However, the more I read Tom’s blog post and the more I researched what Cloudways offered, the more impressed I became with Cloudways. Although they only offered their service on a month-by-month basis, I eventually decided that I would switch my hosting service to Cloudways.

On May 08, I was pleasantly surprised to discover that my blog started being archived on the Internet Archive Wayback Machine beginning in 2020. Therefore, if and when my blog ceases to exist, you will still be able to view archive snapshots of my blog on the Internet Archive Wayback Machine.

On May 14, I once again did a major reorganization of all of my blog images. All of my blog images are now under one main images directory/folder. Prior to the reorganization, my blog images were scattered among 3 or 4 main directories/folders. After reorganizing my blog images, I had to redo the featured image for all posts and then I had to change the links to all of the images used within each post. The reorganization was very cumbersome and time-consuming, but it had to be done. My blog images are much better organized now.

After completing my image reorganization project, I decided to begin uploading all of my featured images using secure FTP so that the images can be stored in a preferred folder. I then use the Add from Server functionality provided by the Add from Server plugin to import the images into the Media Library area of the WordPress admin panel.

Toward the end of June, I began planning to migrate my blog to another hosting provider. I thought I would be using Cloudways, but after using the hosting service for a few days in early July, I wasn’t totally happy with some of the shortcomings of using the service. Cloudways doesn’t provide email functionality by default, but they do provide add-on services that provide the functionality. While the cost was very cheap, the setup process seemed more complicated than I thought it should be. I also wasn’t able to get my additional login functionality to work prior to being taken to my WordPress Admin login page.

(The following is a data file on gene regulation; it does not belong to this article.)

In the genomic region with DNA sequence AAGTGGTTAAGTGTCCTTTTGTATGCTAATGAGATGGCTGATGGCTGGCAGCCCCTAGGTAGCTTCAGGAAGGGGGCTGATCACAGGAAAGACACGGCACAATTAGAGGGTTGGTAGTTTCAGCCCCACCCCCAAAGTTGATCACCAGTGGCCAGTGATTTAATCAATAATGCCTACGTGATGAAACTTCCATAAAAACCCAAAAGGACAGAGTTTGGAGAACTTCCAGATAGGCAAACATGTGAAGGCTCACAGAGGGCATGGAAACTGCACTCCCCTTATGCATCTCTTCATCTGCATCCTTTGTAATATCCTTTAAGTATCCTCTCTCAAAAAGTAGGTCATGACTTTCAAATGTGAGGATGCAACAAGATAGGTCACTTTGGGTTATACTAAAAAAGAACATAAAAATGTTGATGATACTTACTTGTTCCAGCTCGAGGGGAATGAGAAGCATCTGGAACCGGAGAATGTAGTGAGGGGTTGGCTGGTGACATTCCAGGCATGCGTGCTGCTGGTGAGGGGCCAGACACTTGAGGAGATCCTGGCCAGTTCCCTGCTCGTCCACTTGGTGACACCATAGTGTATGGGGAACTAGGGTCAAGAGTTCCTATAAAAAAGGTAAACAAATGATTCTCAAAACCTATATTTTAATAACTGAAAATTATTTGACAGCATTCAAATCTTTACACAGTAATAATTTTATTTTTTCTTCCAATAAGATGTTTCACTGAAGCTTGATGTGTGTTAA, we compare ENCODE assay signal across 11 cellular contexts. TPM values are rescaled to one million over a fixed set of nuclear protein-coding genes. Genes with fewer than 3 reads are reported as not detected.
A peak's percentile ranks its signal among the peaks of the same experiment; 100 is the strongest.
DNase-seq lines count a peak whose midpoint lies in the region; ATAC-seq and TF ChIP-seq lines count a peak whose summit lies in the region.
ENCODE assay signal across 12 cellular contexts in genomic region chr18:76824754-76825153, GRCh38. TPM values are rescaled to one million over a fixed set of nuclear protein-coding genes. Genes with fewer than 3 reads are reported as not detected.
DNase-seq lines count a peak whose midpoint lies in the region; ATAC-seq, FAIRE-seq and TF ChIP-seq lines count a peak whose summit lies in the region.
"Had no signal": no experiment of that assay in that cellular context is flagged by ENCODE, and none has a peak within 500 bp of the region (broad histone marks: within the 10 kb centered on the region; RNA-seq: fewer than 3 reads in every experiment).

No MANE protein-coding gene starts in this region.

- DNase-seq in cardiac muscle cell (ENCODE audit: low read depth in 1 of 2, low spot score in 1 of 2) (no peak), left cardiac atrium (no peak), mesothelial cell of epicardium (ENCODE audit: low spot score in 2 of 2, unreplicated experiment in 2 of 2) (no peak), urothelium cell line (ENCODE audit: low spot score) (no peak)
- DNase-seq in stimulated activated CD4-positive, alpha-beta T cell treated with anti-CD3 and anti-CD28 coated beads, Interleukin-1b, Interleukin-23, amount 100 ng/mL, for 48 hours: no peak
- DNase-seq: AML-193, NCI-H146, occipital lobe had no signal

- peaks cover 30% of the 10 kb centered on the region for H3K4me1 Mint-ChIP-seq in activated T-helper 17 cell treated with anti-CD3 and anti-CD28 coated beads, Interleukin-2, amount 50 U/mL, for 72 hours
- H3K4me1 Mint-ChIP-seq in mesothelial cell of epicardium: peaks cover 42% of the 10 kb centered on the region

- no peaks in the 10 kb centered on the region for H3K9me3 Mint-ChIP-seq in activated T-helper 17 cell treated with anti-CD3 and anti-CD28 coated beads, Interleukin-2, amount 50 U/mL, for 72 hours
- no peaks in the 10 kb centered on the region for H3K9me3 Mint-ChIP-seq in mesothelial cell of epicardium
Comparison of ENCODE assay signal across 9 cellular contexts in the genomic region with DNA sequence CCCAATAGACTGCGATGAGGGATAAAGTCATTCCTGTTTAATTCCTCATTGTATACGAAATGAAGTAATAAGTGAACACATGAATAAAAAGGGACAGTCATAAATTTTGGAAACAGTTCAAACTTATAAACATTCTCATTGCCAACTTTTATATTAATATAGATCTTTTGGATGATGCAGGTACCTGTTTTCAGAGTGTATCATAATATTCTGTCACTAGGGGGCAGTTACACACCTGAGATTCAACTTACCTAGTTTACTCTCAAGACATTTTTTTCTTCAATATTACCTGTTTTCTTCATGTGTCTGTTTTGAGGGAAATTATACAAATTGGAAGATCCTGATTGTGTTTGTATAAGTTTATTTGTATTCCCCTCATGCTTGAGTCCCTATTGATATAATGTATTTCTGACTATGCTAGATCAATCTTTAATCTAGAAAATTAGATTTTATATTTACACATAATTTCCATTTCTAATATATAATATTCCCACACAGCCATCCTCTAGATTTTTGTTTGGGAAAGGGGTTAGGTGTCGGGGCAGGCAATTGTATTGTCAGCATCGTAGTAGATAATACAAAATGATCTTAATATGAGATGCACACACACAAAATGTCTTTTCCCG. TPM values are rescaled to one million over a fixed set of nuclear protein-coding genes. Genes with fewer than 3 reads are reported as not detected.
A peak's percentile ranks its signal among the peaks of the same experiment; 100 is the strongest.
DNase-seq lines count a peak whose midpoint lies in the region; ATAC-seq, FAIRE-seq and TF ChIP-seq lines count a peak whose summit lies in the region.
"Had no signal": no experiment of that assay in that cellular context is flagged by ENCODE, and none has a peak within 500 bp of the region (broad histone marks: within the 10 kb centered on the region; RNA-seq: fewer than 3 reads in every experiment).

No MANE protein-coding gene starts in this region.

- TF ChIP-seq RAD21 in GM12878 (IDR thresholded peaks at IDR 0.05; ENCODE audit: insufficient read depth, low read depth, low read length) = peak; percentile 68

I came across the Hipster Pixel site last year while researching Jekyll as a possible alternative blogging platform. The site owners reference using Opalstack as their hosting provider. I looked at what Opalstack had to offer at that time, but I thought they were a bit pricey. However, when buying a one year plan, Opalstack provides two months of hosting service for free which worked out to be cheaper than hosting on Cloudways, so I decided to give Opalstack a try.

I had a bit of a rough start getting my blog set up on Opalstack because they do things a bit different than the previous two hosting providers I’ve used. After some trial and error, asking numerous questions in the community forums, and seeking help from Opalstack tech support a number of times, I finally have my blog mostly set up the way I desire. I’m planning on implementing a CDN (content delivery network) service sometime in the near future.

I’ve been awestruck by the quality of the tech support I’ve received from Opalstack. The Opalstack tech support is a night and day difference from the Name Hero tech support I received.

I needed to update my privacy policy due to the fact that I began using a different analytics program a few months ago. I have also wanted to reformat my privacy policy for quite awhile because I didn’t like the original format. Therefore, a week prior to publishing this post, I began working on updating my privacy policy.

The update took me about 3 days to complete, but I’m quite pleased with the new format. I think the new format is cleaner looking and much easier to navigate.

I’m looking forward to my fifth year of blogging. Leave your comments and questions in the Comment box below and thank you so much for visiting.

2022-010